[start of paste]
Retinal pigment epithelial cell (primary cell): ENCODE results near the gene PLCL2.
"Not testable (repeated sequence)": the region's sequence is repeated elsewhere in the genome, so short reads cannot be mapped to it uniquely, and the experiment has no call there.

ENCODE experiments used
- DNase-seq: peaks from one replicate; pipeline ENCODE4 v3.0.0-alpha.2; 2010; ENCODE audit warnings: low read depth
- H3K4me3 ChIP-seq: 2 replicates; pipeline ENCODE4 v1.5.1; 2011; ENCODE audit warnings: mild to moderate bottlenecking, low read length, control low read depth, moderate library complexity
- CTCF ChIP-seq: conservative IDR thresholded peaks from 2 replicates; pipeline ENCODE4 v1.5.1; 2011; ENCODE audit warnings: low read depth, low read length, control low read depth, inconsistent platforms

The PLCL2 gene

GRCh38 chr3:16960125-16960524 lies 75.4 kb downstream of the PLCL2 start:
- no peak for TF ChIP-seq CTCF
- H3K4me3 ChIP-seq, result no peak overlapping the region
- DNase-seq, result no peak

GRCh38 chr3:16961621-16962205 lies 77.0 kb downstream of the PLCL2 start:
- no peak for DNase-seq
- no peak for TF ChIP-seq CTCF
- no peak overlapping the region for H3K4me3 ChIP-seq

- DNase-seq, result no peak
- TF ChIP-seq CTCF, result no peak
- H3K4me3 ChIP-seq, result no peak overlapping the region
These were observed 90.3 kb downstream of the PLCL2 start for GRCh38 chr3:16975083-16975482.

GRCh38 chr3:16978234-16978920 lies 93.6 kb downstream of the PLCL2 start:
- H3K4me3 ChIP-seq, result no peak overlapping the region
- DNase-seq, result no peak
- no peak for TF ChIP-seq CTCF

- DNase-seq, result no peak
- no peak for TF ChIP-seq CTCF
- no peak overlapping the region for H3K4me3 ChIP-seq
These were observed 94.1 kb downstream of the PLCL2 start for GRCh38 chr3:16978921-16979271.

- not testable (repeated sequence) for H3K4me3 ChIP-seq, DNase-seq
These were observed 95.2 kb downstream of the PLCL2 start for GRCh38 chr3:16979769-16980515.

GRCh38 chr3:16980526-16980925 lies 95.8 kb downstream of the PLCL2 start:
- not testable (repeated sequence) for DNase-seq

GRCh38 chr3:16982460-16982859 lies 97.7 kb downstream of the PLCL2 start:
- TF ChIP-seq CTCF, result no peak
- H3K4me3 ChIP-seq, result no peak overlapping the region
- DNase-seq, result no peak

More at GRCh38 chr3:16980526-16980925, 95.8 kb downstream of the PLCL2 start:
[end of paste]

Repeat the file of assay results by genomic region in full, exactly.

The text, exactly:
Retinal pigment epithelial cell (primary cell): ENCODE results near the gene PLCL2.
"Not testable (repeated sequence)": the region's sequence is repeated elsewhere in the genome, so short reads cannot be mapped to it uniquely, and the experiment has no call there.

ENCODE experiments used
- DNase-seq: peaks from one replicate; pipeline ENCODE4 v3.0.0-alpha.2; 2010; ENCODE audit warnings: low read depth
- H3K4me3 ChIP-seq: 2 replicates; pipeline ENCODE4 v1.5.1; 2011; ENCODE audit warnings: mild to moderate bottlenecking, low read length, control low read depth, moderate library complexity
- CTCF ChIP-seq: conservative IDR thresholded peaks from 2 replicates; pipeline ENCODE4 v1.5.1; 2011; ENCODE audit warnings: low read depth, low read length, control low read depth, inconsistent platforms

The PLCL2 gene

GRCh38 chr3:16960125-16960524 lies 75.4 kb downstream of the PLCL2 start:
- no peak for TF ChIP-seq CTCF
- H3K4me3 ChIP-seq, result no peak overlapping the region
- DNase-seq, result no peak

GRCh38 chr3:16961621-16962205 lies 77.0 kb downstream of the PLCL2 start:
- no peak for DNase-seq
- no peak for TF ChIP-seq CTCF
- no peak overlapping the region for H3K4me3 ChIP-seq

- DNase-seq, result no peak
- TF ChIP-seq CTCF, result no peak
- H3K4me3 ChIP-seq, result no peak overlapping the region
These were observed 90.3 kb downstream of the PLCL2 start for GRCh38 chr3:16975083-16975482.

GRCh38 chr3:16978234-16978920 lies 93.6 kb downstream of the PLCL2 start:
- H3K4me3 ChIP-seq, result no peak overlapping the region
- DNase-seq, result no peak
- no peak for TF ChIP-seq CTCF

- DNase-seq, result no peak
- no peak for TF ChIP-seq CTCF
- no peak overlapping the region for H3K4me3 ChIP-seq
These were observed 94.1 kb downstream of the PLCL2 start for GRCh38 chr3:16978921-16979271.

- not testable (repeated sequence) for H3K4me3 ChIP-seq, DNase-seq
These were observed 95.2 kb downstream of the PLCL2 start for GRCh38 chr3:16979769-16980515.

GRCh38 chr3:16980526-16980925 lies 95.8 kb downstream of the PLCL2 start:
- not testable (repeated sequence) for DNase-seq

GRCh38 chr3:16982460-16982859 lies 97.7 kb downstream of the PLCL2 start:
- TF ChIP-seq CTCF, result no peak
- H3K4me3 ChIP-seq, result no peak overlapping the region
- DNase-seq, result no peak

More at GRCh38 chr3:16980526-16980925, 95.8 kb downstream of the PLCL2 start: